blind film

SIFF 2015: Week Two Highlights

A twisty Norwegian drama, a charming lesson in Euro-male anatomy, and the year’s quietest superhero movie are three great options during SIFF’s second week (5/22 – 5/28).

DON’T MISS:

Blind  
{5/26 3:30p Uptown}
This directorial debut from the writer of 2012 festival favorite Oslo, August 31 is a twisty, tricky drama about an imaginative, recently-blind aspiring novelist and the worlds she creates. And the worlds we all create, really, around what our loved ones are up to when our eyes aren’t on them. The film gets progressively more delightful each time the narrative rug is pulled out from under the characters and the viewer. (Key word: viewer.)

Short Skin
{5/25 6p Lincoln Square, 5/31 7p Pacific Place, 6/1 4p Uptown}
Poking up out of the glut of coming-of-age stories at SIFF this year, here’s one with a very interesting, um, entry point. It’s set in Pisa and follows Edo, a sensitive teen who loves books — he’s even wearing a Powell’s t-shirt at one point — and who, goaded by his lout of a best friend, feels the need to lose his virginity by the end of the summer. But that’ll be difficult, not for any shortage of eager females, but due to his titular issue: he suffers from phimosis, which means even masturbation is painful. That’s right, this is a dick movie, and it’s unbelievably frank about anatomy, (hetero)sexuality, and gender myths. Expect approximately half of the viewing audience to visibly shudder at multiple moments.

Vincent
{5/24 6:30p Uptown, 5/25 3:30p Uptown, 5/28 6p Lincoln Square}
This might be the quietest superhero film you’ll ever see. The title character isn’t really a superhero, though: he just has special abilities — increased speed and strength — but only when his body is wet. His carefully-constructed quiet life and newly-formed relationships are jeopardized the one time he actually protects someone from a bad guy. Dammit! Vincent is charming and understated, with some sly visual homages to Marvel movies — and the comparisons should really end there.

TAKE OR LEAVE:

The Boss: Anatomy of a Crime
{5/24 8:45p Harvard Exit, 5/26 9:30p Uptown}  
A well-made bummer of a movie based on the real-life case of a young Argentinean laborer exploited to a homicidal breaking point. Unscrupulous meat-industry practices are a major part of the story, and are explored in grisly detail: there’s literal butchery, and you literally see the sausage being made. Effectively, if unintentionally, pro-herbivore.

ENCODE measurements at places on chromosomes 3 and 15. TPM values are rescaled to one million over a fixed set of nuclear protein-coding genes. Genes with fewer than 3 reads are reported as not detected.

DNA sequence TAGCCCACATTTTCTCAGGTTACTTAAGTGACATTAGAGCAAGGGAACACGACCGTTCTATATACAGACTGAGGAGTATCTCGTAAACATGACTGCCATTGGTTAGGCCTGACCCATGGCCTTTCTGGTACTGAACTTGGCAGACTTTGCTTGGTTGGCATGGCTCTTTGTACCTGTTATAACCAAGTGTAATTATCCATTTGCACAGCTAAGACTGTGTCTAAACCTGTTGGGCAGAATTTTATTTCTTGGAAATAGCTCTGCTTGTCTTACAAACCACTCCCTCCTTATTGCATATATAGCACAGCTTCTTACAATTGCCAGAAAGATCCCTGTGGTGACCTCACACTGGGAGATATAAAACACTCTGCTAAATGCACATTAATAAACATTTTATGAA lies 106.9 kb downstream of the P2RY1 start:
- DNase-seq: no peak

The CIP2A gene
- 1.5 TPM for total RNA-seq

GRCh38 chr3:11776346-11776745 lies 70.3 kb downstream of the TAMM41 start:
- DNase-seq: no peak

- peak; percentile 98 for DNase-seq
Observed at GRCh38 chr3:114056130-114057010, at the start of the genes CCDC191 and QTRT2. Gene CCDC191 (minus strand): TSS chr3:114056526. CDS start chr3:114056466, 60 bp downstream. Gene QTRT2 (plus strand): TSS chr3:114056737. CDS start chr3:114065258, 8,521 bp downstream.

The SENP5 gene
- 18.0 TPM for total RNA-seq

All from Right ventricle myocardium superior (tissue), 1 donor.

Dreams Rewired
{5/22 8:30p Uptown, 5/23 12p Uptown}
Tilda Swinton narrates a cinematic essay on the brief history of communication technology as corresponding early-cinema images of our (imagined / longed -for / dreaded) present and future flicker across the screen. At a half-hour this would have been the year’s best short; nearly thrice that is a strain on the electric passion.

Manglehorn
{5/23 11a Egyptian, 5/24 5p Renton}
Al Pacino plays a cranky, eccentric locksmith left heartbroken forty years ago; he finally tries to begin again with the help of his estranged son (omnipresent Chris Messina) and a bank-teller buddy (fantastic Holly Hunter). This would have made a terrific half-hour short (damn, that’s becoming a real theme of my reviews this year), but the elder Manglehorn’s unrelenting, self-sabotaging unpleasantness and all-too-frequent vocal-fry voiceover are real challenges at feature length.

Our Summer in Provence
{5/23 7:15p Egyptian, 5/31 1:30p Egyptian, 6/7 5:30p Kirkland}
After their parents separate, Parisian asshole teens Lea and Adrien, along with their big-hearted young brother Theo, are sent one sunny summer to stay with their grandparents in a remote south-of-France village. Jean Reno (as the grizzlygrand-pere) has some nice moments in this broad and frequently fromage-y film, which never really recovers from a truly excruciating Boomer-hippie nostalgia trip around the midpoint.

Senza Nessuna Pieta
{5/28 7p Harvard Exit, 5/30 4p Harvard Exit, 5/31 8:30p Lincoln Square}
Ooh, how new: an Italian mob movie. This one’s about a doormat of a thug named Mimmo, whose loyalty is tested when a violent confrontation with the boss’s son sends him on the run with a beautiful young escort. Nicely assembled, often compelling, but ultimately unsatisfying.

Sugarcane Shadows
{5/25 5:30p Uptown, 5/27 4:30p Pacific Place}
Residents of a village in Mauritius face the closure of their generations-old sugar mill and the misappropriation of beloved land. The effects-of-globalization narrative is a timely one, and the cinematography is beautiful, but creaky storytelling precludes a full endorsement.

Unexpected
{5/22 7p Pacific Place, 5/23 3:30p Lincoln Square}
Nice performances and copious amounts of unhealthy food are among the takeaways from this cute but slight message-story of a Chicago high school science teacher and the bond she forms with a bright, underprivileged student during their simultaneous unplanned pregnancies. Nothing really new here, but it might be a good candidate for season 1 of the as-yet-unannounced IFC Afterschool Special. 

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